On the opening page of X-Men: Grand Design #1, cartoonist Ed Piskor’s bold “remix” of the first 300 issues of Uncanny X-Men, Uatu the Watcher speaks his mind. Long a faithful commentator on the state of the Marvel Universe, the Watcher effectively steps in for Piskor, whose auteur vision drives the limited series, which debuted this week. “I’ve learned over several millennia that is it necessary for events to unfold and settle before transcribing what I witness,” the Watcher says, likely voicing the viewpoint of Piskor himself. “There were many mechanisms at play with these particular subjects. Much I needed to digest and make sense of.”
Of course, the X-Men haven’t been around for millennia. Stan Lee and Jack Kirby created Marvel's merry mutants 54 years ago. But Piskor’s more than just being clever with the Watcher’s language. Few comic sagas have cultivated as immersive of a lore as the X-Men, or as knotty a continuity. It's the result of decades worth of “mechanisms,” plot-wise and other: reboots, time travel, dimensional shifts, editorial mandates and the occasional instance of pure creator confusion. To put it mildly, there’s much to make sense of. A lot to digest.
Luckily, Piskor knows his footing on dense, historically complicated turf. In Hip Hop Family Tree, his Eisner Award-winning comics docuseries for Fantagraphics, he navigated the ins-and-outs of rap history, utilizing Bronze Age tactics to render the origin stories and adventures of the original B-Boys, DJs, MCs and graffiti artists that founded and cemented hip-hop culture.
Grand Design mirrors that archival approach visually. Like Family Tree, its pages are evocatively washed and yellowed to look like something you might find stacked up in the garage, long neglected by your dad or older brother. Piskor’s style is rooted in the underground, laced with references to Robert Crumb, Charles Burns, Los Bros Hernandez and other “comix” illustrators, but Grand Design revels in the work of foundational X-Men artists Jack Kirby, John Byrne and Neal Adams. Stepping into the world of superhero comics for the first time, Piskor brings a kinetic energy in his action sequences -- even a telepathic fight between Xavier and the Shadow King feels explosive. But thankfully, he also brings the same sensitive touch showcased in his phone phreak epic Wizzywig and Harvey Pekar’s American Splendor to his mutant protagonists. The look of anguish on Magneto’s face fending off attackers in a remote village; fear on the faces of young soon to be X-Men, making their way through a world that hates and fears them -- Piskor has a knack for capturing quiet sadness.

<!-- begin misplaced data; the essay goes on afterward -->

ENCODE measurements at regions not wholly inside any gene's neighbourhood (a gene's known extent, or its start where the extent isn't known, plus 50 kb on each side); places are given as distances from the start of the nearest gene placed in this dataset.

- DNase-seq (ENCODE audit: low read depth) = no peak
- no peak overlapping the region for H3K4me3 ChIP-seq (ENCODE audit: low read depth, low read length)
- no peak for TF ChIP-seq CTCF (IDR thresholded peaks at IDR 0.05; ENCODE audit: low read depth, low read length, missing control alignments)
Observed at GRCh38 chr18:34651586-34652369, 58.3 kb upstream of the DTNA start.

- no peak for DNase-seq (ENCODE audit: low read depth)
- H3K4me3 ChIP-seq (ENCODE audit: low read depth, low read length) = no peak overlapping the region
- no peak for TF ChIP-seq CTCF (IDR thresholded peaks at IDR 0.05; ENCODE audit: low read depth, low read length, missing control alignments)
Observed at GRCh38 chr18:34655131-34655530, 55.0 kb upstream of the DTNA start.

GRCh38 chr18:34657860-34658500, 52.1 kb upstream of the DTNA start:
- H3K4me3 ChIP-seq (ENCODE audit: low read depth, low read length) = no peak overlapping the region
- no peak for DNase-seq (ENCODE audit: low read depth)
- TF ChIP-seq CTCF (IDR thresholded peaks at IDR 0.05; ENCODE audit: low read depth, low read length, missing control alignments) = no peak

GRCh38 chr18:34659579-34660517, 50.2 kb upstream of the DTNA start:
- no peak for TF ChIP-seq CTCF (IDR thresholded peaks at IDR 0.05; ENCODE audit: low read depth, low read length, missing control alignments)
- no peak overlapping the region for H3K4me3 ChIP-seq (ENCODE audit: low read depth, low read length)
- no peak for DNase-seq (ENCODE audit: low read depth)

It would be easy for Grand Design to slip into Official Handbook mode, a quick and sterile guide to facts and continuity matters. Forget the occasional editor’s note; this thing’s loaded up with two pages of annotations, evidence of deep research among dusty long boxes and a page listing the individual creators responsible for the first 30 years of X-Men stories. But Piskor’s not interested in creating something lifeless. While the first issue condenses the early history of the mutant race, it never does so at the expense of drama and emotional motivation. Piskor hones in on the misfit nature of the X-Men in exceptional ways. His exuberance for these characters shines through. Prepare to feel nearly as much for the Toad and Legion (Piskor only needs two panels with the latter to break your heart) as you do Iceman and Jean Grey. Like the best X-Men creators, Piskor’s understands that even if the X-Men’s continuity deepens its interconnectedness, it’s the grandiosity and operatic themes that have filled the series with some of the most resonate moments in comic book history.
While it’s unavoidable that Piskor’s curatorial approach will wind up leaving some reader’s favorite X-moment out of the narrative, what he stands to accomplish with the series is considerable. Beyond its nostalgic glee, the series provides a streamlined intro to the X-Men by one of independent comics' most obsessive and compelling creators, one with a careful eye for the complexities and pathos that fueled Chris Claremont’s legendary run. Piskor’s been vocal about the series being a “dream project,” and it’s likewise a dream read: funny, melancholic, fantastical and busting at the seams with ideas and energy. There’s “much to digest and make sense of,” but X-Men: Grand Design is no staid history lesson; it’s an epic poem fully possessed of the richness and idiosyncrasies that have drawn readers in for decades.